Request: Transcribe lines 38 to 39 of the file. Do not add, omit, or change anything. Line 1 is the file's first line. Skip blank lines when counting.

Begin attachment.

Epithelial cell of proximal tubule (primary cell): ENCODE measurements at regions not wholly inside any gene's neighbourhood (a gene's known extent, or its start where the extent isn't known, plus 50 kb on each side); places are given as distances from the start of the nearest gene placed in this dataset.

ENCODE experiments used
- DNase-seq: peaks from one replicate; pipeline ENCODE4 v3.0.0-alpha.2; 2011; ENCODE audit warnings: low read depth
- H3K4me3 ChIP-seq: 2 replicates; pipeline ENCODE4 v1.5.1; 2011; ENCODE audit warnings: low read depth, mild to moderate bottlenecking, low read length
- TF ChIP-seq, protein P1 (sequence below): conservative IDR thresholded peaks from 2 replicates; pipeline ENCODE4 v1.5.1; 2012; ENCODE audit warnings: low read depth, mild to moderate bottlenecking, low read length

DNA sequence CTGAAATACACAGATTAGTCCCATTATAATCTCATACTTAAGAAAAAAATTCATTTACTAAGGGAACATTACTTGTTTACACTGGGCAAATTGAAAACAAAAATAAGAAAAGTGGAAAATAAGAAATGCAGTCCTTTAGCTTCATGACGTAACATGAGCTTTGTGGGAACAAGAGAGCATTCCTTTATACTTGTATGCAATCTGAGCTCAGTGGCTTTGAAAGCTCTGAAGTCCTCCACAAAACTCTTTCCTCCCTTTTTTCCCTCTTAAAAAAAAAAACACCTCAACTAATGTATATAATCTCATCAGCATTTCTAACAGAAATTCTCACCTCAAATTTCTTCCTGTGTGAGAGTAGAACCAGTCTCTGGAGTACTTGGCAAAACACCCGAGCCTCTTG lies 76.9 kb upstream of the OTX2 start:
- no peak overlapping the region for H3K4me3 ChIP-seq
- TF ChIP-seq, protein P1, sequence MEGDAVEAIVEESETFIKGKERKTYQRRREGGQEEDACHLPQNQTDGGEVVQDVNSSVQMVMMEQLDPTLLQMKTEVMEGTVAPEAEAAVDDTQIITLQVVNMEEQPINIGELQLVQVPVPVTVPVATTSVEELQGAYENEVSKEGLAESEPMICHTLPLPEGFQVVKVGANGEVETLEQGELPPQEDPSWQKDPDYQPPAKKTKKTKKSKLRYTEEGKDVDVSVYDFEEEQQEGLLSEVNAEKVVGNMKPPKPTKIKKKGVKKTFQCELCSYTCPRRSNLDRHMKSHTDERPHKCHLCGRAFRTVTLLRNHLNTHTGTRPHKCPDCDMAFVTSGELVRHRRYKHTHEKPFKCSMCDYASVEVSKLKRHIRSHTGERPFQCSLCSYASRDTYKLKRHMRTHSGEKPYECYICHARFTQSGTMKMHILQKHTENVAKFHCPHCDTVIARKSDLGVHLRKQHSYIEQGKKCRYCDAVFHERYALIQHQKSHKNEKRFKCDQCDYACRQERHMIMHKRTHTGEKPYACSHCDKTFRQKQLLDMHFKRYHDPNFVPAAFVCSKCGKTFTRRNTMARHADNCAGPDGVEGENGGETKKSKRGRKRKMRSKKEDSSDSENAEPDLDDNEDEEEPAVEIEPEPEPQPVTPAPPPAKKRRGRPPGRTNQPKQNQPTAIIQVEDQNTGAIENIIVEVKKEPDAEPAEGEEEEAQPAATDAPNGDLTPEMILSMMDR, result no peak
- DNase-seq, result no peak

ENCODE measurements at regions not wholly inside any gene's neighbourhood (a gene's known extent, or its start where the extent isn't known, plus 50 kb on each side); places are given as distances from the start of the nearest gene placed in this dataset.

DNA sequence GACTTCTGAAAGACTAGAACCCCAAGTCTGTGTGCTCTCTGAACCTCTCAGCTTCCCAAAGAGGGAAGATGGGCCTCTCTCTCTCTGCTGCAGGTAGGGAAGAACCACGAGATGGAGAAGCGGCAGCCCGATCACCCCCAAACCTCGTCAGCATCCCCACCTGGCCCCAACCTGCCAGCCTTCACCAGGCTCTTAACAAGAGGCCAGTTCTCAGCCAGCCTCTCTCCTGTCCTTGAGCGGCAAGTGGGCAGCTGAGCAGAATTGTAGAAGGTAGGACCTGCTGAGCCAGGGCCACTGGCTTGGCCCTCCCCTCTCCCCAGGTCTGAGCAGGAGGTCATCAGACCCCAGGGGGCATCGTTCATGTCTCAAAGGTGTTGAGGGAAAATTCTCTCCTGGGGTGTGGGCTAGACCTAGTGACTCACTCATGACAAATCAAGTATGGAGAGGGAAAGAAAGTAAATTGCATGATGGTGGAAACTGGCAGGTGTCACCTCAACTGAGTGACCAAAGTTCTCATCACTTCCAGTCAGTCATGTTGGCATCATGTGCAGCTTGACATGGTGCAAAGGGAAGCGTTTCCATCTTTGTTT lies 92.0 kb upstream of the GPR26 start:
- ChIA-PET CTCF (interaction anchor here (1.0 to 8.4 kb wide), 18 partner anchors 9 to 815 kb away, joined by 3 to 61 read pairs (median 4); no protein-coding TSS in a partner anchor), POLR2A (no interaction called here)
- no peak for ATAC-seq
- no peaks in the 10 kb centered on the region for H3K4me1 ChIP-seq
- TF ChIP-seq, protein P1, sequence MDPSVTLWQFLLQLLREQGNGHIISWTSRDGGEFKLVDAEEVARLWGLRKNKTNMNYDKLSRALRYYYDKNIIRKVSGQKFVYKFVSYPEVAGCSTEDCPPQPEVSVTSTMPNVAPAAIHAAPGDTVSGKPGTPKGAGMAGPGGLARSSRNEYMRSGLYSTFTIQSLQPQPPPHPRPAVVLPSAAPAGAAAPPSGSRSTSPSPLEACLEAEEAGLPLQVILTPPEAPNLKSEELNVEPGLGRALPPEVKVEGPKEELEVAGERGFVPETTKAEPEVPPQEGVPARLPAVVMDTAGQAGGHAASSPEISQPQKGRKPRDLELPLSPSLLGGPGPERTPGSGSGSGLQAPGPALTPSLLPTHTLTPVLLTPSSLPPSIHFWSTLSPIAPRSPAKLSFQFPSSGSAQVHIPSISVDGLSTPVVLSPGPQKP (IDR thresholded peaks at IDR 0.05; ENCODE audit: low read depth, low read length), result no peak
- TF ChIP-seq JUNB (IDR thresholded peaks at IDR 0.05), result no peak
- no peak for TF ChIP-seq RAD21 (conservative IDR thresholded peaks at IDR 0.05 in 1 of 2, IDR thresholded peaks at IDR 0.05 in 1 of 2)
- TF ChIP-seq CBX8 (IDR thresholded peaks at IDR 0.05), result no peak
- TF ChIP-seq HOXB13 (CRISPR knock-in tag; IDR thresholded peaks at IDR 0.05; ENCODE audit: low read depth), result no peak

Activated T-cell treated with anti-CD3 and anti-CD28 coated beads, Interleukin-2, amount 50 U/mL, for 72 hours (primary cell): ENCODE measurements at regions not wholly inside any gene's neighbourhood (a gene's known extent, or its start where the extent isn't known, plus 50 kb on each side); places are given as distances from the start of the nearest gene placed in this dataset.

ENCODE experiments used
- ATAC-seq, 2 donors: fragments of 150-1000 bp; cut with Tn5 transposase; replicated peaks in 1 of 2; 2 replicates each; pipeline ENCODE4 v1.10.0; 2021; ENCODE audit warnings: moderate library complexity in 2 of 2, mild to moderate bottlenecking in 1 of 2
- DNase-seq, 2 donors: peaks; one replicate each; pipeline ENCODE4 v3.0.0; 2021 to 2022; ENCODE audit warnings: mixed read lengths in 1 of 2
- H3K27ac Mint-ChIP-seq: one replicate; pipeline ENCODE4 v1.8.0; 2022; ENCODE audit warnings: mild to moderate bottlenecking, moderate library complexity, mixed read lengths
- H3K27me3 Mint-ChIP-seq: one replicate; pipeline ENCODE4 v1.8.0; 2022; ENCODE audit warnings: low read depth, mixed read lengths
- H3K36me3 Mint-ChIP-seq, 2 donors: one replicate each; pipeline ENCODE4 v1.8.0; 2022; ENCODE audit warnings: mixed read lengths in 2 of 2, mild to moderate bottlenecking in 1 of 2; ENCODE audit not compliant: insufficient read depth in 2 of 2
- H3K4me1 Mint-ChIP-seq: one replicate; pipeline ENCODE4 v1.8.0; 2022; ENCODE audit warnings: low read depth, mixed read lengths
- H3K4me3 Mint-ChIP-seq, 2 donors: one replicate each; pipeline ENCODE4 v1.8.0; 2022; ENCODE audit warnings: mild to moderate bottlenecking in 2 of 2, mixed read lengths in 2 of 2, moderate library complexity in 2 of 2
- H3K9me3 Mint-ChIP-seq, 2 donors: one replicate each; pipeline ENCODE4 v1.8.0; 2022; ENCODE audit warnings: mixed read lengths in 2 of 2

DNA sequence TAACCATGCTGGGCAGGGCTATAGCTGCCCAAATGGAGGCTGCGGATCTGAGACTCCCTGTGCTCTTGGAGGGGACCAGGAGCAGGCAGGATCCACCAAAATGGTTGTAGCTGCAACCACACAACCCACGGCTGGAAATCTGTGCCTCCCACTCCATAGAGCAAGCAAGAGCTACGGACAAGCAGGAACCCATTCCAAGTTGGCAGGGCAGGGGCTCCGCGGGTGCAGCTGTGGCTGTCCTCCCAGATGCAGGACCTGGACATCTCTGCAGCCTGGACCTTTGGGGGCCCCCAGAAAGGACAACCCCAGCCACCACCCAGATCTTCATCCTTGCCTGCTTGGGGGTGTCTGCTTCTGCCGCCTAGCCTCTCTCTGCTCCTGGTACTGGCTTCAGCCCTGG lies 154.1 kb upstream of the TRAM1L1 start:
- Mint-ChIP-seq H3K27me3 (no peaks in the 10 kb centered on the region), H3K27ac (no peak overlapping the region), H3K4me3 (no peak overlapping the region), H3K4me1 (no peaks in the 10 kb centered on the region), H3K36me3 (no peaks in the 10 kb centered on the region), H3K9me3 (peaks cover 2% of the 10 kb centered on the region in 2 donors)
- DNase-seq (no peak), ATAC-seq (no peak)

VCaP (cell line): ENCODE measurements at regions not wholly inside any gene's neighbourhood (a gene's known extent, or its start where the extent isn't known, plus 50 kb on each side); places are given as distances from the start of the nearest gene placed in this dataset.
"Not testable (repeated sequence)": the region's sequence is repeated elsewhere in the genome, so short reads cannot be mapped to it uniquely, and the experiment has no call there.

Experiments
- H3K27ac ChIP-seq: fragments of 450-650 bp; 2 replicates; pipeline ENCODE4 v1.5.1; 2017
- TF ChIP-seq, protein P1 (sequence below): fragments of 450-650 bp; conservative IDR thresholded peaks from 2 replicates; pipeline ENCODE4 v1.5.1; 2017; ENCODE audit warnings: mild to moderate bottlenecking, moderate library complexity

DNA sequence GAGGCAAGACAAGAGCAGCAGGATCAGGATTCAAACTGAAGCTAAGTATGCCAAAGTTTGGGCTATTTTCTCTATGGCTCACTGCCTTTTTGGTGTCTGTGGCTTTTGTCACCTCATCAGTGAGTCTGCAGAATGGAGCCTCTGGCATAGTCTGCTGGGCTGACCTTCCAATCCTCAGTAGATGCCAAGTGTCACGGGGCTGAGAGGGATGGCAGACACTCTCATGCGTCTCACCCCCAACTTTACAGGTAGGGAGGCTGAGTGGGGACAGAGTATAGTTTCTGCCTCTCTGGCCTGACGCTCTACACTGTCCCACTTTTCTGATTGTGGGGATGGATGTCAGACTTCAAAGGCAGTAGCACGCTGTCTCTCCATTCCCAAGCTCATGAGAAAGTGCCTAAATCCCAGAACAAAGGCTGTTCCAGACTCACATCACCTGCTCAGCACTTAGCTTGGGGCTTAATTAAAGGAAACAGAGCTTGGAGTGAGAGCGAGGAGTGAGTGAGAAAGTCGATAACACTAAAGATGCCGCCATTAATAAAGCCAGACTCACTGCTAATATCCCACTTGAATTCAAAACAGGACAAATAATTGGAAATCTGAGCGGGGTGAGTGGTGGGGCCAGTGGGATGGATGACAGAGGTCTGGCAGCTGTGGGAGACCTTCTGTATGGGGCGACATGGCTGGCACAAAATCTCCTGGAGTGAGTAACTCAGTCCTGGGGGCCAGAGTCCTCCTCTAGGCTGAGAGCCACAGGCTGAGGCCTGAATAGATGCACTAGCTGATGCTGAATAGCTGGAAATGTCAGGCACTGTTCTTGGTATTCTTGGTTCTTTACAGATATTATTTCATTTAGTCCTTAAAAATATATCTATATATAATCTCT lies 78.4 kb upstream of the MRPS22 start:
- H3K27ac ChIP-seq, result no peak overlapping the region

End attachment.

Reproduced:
DNA sequence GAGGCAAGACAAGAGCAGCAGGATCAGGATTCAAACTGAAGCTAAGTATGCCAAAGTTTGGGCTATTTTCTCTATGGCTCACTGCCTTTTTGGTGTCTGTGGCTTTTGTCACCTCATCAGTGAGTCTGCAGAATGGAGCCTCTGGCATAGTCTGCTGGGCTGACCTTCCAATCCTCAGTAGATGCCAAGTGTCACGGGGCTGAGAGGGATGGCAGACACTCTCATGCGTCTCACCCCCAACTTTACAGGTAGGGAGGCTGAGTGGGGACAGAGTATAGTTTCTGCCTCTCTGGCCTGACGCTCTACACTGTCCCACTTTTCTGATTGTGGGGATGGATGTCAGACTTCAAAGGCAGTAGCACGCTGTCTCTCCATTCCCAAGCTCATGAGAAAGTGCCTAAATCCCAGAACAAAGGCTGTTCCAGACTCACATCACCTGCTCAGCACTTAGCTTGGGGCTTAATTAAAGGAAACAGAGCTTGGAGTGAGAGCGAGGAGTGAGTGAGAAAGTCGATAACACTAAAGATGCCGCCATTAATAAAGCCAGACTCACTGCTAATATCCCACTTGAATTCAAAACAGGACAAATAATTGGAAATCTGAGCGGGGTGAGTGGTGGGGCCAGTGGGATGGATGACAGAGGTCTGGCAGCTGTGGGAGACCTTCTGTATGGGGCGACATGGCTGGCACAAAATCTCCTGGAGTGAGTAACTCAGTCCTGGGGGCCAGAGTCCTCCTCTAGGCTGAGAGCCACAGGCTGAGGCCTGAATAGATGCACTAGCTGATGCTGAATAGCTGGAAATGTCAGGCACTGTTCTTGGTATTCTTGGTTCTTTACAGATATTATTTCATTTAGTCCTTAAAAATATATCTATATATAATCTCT lies 78.4 kb upstream of the MRPS22 start:
- H3K27ac ChIP-seq, result no peak overlapping the region